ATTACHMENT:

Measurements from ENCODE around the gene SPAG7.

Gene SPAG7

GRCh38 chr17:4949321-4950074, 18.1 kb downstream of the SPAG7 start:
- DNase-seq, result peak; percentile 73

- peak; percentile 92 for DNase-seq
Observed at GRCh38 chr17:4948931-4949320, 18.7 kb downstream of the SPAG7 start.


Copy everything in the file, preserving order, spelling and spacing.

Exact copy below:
Measurements from ENCODE around the gene SPAG7.

Gene SPAG7

GRCh38 chr17:4949321-4950074, 18.1 kb downstream of the SPAG7 start:
- DNase-seq, result peak; percentile 73

- peak; percentile 92 for DNase-seq
Observed at GRCh38 chr17:4948931-4949320, 18.7 kb downstream of the SPAG7 start.